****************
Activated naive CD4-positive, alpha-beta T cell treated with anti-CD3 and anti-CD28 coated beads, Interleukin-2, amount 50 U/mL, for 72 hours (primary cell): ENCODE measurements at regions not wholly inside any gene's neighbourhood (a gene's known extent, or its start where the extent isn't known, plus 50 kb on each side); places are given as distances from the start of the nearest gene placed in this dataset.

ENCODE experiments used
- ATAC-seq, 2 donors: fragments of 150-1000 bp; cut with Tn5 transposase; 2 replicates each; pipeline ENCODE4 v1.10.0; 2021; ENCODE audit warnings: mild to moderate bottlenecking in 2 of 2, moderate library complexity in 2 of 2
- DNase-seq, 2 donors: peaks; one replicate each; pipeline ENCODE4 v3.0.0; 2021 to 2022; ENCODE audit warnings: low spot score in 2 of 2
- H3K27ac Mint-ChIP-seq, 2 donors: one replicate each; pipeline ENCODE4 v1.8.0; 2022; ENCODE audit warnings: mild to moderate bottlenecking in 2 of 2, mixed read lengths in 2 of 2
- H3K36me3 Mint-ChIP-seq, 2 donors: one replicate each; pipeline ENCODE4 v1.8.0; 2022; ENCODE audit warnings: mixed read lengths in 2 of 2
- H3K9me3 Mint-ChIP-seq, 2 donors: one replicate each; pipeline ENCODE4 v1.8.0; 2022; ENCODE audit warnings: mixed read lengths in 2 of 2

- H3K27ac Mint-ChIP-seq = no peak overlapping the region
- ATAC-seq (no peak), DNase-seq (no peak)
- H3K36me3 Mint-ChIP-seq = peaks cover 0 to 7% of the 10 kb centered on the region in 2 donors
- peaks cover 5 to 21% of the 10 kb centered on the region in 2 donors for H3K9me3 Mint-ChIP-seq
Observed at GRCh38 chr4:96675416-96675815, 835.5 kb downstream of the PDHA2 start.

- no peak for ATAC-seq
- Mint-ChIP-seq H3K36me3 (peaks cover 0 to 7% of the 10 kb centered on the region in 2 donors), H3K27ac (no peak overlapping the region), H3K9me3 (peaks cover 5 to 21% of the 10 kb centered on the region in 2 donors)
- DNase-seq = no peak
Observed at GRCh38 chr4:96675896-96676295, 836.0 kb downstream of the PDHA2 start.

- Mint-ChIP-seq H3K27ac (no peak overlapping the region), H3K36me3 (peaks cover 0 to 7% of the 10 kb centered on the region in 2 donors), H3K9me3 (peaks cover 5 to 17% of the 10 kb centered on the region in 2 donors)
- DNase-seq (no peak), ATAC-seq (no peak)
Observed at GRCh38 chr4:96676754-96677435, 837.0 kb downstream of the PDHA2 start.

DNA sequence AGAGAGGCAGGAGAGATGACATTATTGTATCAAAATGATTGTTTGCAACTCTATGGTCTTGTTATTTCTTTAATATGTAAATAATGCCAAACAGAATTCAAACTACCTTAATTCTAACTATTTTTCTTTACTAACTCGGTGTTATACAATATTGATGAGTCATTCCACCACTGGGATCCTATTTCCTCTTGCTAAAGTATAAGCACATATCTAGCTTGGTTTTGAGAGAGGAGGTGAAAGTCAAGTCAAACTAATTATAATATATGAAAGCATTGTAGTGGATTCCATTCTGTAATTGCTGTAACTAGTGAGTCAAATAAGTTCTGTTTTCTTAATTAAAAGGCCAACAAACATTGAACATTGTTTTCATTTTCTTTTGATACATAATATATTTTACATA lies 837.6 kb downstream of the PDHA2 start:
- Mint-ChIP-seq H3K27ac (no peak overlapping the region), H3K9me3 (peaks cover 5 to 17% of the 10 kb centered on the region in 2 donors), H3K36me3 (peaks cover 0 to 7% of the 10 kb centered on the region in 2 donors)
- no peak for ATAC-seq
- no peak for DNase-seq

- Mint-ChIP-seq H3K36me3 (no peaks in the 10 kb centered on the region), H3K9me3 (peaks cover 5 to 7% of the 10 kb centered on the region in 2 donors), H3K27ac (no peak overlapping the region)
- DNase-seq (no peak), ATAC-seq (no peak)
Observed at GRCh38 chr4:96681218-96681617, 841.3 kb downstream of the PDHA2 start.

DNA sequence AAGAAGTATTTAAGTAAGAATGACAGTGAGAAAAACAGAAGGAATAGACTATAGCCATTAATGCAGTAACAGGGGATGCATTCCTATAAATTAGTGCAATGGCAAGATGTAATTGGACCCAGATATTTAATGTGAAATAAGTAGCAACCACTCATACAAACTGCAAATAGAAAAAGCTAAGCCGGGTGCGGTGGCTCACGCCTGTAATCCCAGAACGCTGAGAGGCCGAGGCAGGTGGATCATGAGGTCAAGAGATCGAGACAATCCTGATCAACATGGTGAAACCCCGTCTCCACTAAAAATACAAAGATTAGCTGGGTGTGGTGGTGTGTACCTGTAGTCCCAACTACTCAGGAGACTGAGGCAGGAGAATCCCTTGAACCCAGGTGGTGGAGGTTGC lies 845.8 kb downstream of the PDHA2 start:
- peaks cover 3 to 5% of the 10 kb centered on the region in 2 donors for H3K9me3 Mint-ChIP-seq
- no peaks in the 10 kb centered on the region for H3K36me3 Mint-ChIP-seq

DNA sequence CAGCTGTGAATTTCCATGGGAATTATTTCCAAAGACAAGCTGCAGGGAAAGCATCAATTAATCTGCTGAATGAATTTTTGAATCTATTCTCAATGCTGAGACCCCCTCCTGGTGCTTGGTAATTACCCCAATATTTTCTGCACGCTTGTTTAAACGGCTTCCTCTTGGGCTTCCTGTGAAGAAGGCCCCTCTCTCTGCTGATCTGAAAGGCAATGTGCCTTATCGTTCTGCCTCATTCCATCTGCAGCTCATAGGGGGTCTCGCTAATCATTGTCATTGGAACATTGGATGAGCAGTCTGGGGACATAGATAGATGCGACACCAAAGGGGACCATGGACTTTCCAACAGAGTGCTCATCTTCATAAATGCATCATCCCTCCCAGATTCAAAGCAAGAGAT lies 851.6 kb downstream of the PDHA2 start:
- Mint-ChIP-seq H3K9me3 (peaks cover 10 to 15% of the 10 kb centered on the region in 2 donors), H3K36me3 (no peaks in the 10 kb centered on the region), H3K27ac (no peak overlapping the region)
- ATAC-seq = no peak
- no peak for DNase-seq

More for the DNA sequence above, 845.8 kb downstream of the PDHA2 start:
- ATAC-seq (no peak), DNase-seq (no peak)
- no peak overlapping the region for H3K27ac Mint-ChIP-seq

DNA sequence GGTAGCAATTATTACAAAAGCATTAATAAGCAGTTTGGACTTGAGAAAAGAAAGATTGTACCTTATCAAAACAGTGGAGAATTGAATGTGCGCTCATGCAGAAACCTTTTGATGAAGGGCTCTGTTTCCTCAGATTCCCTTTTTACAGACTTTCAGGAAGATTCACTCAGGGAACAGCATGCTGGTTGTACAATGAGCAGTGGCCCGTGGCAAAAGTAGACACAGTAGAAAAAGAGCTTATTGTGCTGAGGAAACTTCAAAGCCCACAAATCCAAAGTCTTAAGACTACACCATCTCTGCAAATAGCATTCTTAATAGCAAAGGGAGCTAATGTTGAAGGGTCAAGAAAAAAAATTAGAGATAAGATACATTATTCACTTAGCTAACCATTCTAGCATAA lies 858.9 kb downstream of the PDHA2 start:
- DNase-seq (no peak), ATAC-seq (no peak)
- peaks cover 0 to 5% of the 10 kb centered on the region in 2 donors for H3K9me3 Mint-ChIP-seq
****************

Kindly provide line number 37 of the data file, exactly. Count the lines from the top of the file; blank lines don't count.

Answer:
DNA sequence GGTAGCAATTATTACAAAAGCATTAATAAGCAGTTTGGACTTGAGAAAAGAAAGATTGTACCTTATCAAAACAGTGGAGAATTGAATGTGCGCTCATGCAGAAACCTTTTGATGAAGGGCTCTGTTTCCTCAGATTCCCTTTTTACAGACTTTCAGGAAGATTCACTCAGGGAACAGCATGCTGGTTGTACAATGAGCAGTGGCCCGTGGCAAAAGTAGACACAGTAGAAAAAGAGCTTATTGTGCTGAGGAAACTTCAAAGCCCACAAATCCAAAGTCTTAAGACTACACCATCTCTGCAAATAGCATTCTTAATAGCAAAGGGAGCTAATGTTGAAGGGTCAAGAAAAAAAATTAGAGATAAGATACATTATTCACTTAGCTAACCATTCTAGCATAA lies 858.9 kb downstream of the PDHA2 start: